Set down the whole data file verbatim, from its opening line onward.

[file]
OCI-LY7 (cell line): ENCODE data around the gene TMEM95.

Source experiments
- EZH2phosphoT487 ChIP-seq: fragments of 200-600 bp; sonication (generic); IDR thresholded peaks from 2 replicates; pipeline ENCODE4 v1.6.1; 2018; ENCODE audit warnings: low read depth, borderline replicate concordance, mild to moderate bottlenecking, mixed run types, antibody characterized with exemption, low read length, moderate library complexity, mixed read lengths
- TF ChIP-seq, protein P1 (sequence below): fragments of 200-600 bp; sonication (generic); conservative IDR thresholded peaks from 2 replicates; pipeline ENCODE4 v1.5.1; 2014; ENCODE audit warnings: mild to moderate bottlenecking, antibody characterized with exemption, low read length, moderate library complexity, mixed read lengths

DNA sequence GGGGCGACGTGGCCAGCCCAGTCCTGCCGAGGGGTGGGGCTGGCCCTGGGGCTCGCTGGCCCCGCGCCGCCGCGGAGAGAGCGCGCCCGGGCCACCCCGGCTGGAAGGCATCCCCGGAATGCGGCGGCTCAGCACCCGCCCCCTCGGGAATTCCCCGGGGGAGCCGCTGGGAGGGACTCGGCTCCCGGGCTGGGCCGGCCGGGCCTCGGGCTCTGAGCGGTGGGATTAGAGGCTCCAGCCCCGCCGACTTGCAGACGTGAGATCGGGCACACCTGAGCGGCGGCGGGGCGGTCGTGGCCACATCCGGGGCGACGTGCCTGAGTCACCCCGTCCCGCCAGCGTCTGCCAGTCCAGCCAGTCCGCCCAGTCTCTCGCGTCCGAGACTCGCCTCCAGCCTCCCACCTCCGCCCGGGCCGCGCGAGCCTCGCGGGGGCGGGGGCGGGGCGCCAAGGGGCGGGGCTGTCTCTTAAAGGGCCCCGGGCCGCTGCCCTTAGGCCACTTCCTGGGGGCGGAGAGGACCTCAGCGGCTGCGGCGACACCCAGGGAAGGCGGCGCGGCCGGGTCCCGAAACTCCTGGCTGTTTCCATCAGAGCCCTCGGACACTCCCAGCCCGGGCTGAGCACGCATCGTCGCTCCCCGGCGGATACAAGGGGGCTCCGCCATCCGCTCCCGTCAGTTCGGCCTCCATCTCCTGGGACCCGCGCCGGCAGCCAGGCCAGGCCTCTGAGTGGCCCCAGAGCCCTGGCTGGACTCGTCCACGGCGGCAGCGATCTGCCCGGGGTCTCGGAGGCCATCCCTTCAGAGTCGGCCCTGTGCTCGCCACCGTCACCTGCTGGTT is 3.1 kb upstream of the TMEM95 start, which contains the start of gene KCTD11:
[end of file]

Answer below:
OCI-LY7 (cell line): ENCODE data around the gene TMEM95.

Source experiments
- EZH2phosphoT487 ChIP-seq: fragments of 200-600 bp; sonication (generic); IDR thresholded peaks from 2 replicates; pipeline ENCODE4 v1.6.1; 2018; ENCODE audit warnings: low read depth, borderline replicate concordance, mild to moderate bottlenecking, mixed run types, antibody characterized with exemption, low read length, moderate library complexity, mixed read lengths
- TF ChIP-seq, protein P1 (sequence below): fragments of 200-600 bp; sonication (generic); conservative IDR thresholded peaks from 2 replicates; pipeline ENCODE4 v1.5.1; 2014; ENCODE audit warnings: mild to moderate bottlenecking, antibody characterized with exemption, low read length, moderate library complexity, mixed read lengths

DNA sequence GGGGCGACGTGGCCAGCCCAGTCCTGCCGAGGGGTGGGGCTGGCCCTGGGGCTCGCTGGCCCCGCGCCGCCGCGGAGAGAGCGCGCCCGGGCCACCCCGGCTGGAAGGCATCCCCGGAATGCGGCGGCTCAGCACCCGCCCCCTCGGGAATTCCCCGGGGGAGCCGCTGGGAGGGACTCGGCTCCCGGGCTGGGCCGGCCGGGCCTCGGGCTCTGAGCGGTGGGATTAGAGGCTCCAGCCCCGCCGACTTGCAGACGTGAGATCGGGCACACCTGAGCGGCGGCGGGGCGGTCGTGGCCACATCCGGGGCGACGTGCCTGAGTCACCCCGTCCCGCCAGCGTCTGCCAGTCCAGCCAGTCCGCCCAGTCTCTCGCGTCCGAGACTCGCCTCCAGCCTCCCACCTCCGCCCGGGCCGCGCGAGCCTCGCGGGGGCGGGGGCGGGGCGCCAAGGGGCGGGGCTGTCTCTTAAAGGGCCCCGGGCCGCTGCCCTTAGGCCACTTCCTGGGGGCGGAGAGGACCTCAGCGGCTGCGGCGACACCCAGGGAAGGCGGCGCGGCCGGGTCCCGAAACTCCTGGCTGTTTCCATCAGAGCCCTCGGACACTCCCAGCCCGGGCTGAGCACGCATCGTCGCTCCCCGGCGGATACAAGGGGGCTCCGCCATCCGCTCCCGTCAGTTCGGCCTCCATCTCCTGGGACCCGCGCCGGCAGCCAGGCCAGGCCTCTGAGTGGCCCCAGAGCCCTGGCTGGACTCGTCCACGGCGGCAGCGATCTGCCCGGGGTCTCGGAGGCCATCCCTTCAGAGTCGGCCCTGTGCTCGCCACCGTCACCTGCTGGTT is 3.1 kb upstream of the TMEM95 start, which contains the start of gene KCTD11: